Eric Volmers--Guelph Mercury (Guelph, Ontario)
front page: Arts & Leisure section, Friday Feb 11th, 2005

Girls with glasses
Four women -three of them wearing glasses because they need to and one just to fit in - head out on tour, swapping songs and stories

It was during an appropriately hazy and musical meeting in Guelph last year that the idea for "Girls Who Wear Glasses" began to take shape.

The tour, which arrives at Guelph's e-bar on Sunday, brings together four female folkies, three of whom wear glasses, in a sort of brainy version of the estrogen-heavy Scrappy bitch tour. It started in Toronto on Wednesday, hits Hamilton today and London tomorrow.

But it was Guelph where the idea was born.

Spoken word artist Evalyn Parry, ex-Julia Propeller chanteuse Brenda McMorrow and acoustic up-and-comers Karyn Ellis and Allison Brown all met at a conference for the Ontario Council of Folk Festivals at the University of Guelph in October.

They bonded at an impromptu jam session in a Guelph hotel room during a late-night run through John Prine's Angel of Montgomery.

"The jam devolved at one point," said Toronto native Karyn Ellis. "There was this banjo kicking around. I don't really play, but I picked it up and we started doing this Pink Floyd banjo thing. By the end of the meeting, we had come up with the whole idea that we might work well together."

Prior to the tour, the four had not officially performed together. Nor had they actually rehearsed as a unit.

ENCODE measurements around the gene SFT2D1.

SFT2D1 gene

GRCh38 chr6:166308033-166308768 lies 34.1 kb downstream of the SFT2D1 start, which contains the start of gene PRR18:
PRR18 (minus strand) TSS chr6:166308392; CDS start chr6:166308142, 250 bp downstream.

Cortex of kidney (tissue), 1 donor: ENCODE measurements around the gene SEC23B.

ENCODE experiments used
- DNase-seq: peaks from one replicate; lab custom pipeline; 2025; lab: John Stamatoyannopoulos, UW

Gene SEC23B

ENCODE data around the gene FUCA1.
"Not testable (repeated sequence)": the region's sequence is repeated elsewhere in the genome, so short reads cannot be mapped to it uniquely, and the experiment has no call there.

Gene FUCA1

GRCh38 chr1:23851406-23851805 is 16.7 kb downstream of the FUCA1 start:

But they are planning on showing a unified front.

McMorrow, while blesses with 20/20 vision has even agreed to don glasses for the show to fit in with her bespectacled sisters.

"We are going to get up on stage and see what happens," Ellis said. "We're all adventurous girls here."

Ellis, who describes herselph as 30-something, is enjoying a career renaissance of sorts after a few years of self-imposed exile from performing.

Her six-song EP Bird, released in 2003, captures her penchant for quirky folk-pop balladry.

But she's no stranger to sharing the stage with others. In fact, her debut public performance was at a singing contest at a cheesy holiday resort in Guadeloupe.

She was nine years old and scored first prize, a 12-year-old bottle of single malt scotch. She declined the prize and decided instead on a round of chocolate ice cream bars.

"I was a bit sad later," she said. "by the time I was old enough to drink, it would have been a really mature bottle of scotch. Instead I went for the ethereal sweet treat. It's one of a few regrets in life."

Anecdotes like that are likely to be a part of the festivities on Sunday, where the four promise to swap songs and stories and engage in some acoustic jamming.

Allison Brown, 27, said she hopes the show shows that the world of female acoustic performers has many flavours.

Parry, who was a hit at last year's Hillside Festival, mixes spoken word into her performance, offering humour and politics.

McMorrow, who led London, Ont. rockers Julia Propeller through the 1990s, offers more rock-based material, while Brown owes more to the folkies of old.

Brown is planning on recording her debut album in the spring, which could include Woody Guthrie and Stephen Foster tunes.

The show, she said, should offer a fairly throrough revue of American genres of the past and present.

"It will be kind of like a workshop," she said. "We'll all be up on stage together, playing each other's songs. I think it will show the diversity of styles and people are going to see how well these styles gel together."

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